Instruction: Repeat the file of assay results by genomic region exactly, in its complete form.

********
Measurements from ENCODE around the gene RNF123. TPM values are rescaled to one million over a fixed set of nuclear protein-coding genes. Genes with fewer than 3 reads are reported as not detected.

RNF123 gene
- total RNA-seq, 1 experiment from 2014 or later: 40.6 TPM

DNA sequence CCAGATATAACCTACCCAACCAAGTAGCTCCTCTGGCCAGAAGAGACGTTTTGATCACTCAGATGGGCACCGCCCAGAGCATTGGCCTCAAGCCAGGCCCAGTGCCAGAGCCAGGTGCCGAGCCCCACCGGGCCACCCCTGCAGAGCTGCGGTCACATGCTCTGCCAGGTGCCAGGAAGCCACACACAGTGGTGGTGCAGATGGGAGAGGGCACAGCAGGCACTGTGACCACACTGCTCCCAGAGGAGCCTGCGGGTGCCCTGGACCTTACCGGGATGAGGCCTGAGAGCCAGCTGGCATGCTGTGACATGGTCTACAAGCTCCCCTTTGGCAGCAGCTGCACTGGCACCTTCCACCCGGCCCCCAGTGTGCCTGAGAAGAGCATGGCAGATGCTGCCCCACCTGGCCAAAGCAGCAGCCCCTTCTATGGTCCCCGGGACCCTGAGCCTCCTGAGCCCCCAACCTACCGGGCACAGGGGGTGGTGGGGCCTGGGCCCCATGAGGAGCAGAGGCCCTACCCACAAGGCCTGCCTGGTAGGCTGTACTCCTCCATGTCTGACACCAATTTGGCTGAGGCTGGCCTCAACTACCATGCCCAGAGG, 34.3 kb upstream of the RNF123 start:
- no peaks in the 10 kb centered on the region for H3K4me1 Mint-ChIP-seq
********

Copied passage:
Measurements from ENCODE around the gene RNF123. TPM values are rescaled to one million over a fixed set of nuclear protein-coding genes. Genes with fewer than 3 reads are reported as not detected.

RNF123 gene
- total RNA-seq, 1 experiment from 2014 or later: 40.6 TPM

DNA sequence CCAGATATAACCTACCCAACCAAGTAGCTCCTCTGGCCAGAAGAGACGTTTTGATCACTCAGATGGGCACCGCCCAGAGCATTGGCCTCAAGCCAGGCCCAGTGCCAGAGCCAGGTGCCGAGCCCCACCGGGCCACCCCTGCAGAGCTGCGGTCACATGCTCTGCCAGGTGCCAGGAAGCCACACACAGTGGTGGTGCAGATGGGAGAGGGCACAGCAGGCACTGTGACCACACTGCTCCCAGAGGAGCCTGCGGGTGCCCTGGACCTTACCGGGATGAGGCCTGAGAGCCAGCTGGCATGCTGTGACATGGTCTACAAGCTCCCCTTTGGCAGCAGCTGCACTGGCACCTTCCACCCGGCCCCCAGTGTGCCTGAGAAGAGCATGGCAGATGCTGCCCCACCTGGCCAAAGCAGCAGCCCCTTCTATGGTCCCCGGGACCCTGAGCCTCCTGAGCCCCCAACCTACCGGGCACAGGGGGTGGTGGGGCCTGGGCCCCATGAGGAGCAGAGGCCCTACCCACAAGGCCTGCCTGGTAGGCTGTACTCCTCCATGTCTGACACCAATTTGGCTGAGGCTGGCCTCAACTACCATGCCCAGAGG, 34.3 kb upstream of the RNF123 start:
- no peaks in the 10 kb centered on the region for H3K4me1 Mint-ChIP-seq